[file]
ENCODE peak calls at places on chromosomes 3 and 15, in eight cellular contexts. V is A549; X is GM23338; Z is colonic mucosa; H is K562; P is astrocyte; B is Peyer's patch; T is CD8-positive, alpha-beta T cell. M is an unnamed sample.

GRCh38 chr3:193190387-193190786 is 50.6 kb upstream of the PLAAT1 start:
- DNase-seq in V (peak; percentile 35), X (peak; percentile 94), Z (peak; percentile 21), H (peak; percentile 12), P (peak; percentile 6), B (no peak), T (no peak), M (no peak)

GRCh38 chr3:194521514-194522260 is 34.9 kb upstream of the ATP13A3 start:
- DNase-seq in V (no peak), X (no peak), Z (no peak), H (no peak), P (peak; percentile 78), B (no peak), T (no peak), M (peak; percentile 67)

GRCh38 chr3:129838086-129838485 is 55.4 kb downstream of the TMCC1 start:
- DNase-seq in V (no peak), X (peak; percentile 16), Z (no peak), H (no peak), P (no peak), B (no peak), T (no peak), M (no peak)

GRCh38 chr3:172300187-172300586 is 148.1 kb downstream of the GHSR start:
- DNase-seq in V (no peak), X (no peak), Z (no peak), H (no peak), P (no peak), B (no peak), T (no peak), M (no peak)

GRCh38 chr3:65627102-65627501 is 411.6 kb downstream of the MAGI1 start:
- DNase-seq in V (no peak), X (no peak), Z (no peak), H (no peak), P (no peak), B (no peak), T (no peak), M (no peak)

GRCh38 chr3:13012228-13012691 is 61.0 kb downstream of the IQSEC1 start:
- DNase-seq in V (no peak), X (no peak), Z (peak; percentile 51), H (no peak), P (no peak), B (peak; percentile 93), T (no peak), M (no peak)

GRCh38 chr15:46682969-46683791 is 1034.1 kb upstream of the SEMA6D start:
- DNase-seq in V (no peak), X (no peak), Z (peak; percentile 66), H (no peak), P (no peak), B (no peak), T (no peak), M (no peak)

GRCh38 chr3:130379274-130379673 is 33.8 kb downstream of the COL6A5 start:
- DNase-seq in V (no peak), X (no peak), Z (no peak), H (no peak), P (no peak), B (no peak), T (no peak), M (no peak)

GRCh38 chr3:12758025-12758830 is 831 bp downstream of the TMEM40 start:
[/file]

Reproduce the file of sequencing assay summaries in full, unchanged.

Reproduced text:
ENCODE peak calls at places on chromosomes 3 and 15, in eight cellular contexts. V is A549; X is GM23338; Z is colonic mucosa; H is K562; P is astrocyte; B is Peyer's patch; T is CD8-positive, alpha-beta T cell. M is an unnamed sample.

GRCh38 chr3:193190387-193190786 is 50.6 kb upstream of the PLAAT1 start:
- DNase-seq in V (peak; percentile 35), X (peak; percentile 94), Z (peak; percentile 21), H (peak; percentile 12), P (peak; percentile 6), B (no peak), T (no peak), M (no peak)

GRCh38 chr3:194521514-194522260 is 34.9 kb upstream of the ATP13A3 start:
- DNase-seq in V (no peak), X (no peak), Z (no peak), H (no peak), P (peak; percentile 78), B (no peak), T (no peak), M (peak; percentile 67)

GRCh38 chr3:129838086-129838485 is 55.4 kb downstream of the TMCC1 start:
- DNase-seq in V (no peak), X (peak; percentile 16), Z (no peak), H (no peak), P (no peak), B (no peak), T (no peak), M (no peak)

GRCh38 chr3:172300187-172300586 is 148.1 kb downstream of the GHSR start:
- DNase-seq in V (no peak), X (no peak), Z (no peak), H (no peak), P (no peak), B (no peak), T (no peak), M (no peak)

GRCh38 chr3:65627102-65627501 is 411.6 kb downstream of the MAGI1 start:
- DNase-seq in V (no peak), X (no peak), Z (no peak), H (no peak), P (no peak), B (no peak), T (no peak), M (no peak)

GRCh38 chr3:13012228-13012691 is 61.0 kb downstream of the IQSEC1 start:
- DNase-seq in V (no peak), X (no peak), Z (peak; percentile 51), H (no peak), P (no peak), B (peak; percentile 93), T (no peak), M (no peak)

GRCh38 chr15:46682969-46683791 is 1034.1 kb upstream of the SEMA6D start:
- DNase-seq in V (no peak), X (no peak), Z (peak; percentile 66), H (no peak), P (no peak), B (no peak), T (no peak), M (no peak)

GRCh38 chr3:130379274-130379673 is 33.8 kb downstream of the COL6A5 start:
- DNase-seq in V (no peak), X (no peak), Z (no peak), H (no peak), P (no peak), B (no peak), T (no peak), M (no peak)

GRCh38 chr3:12758025-12758830 is 831 bp downstream of the TMEM40 start: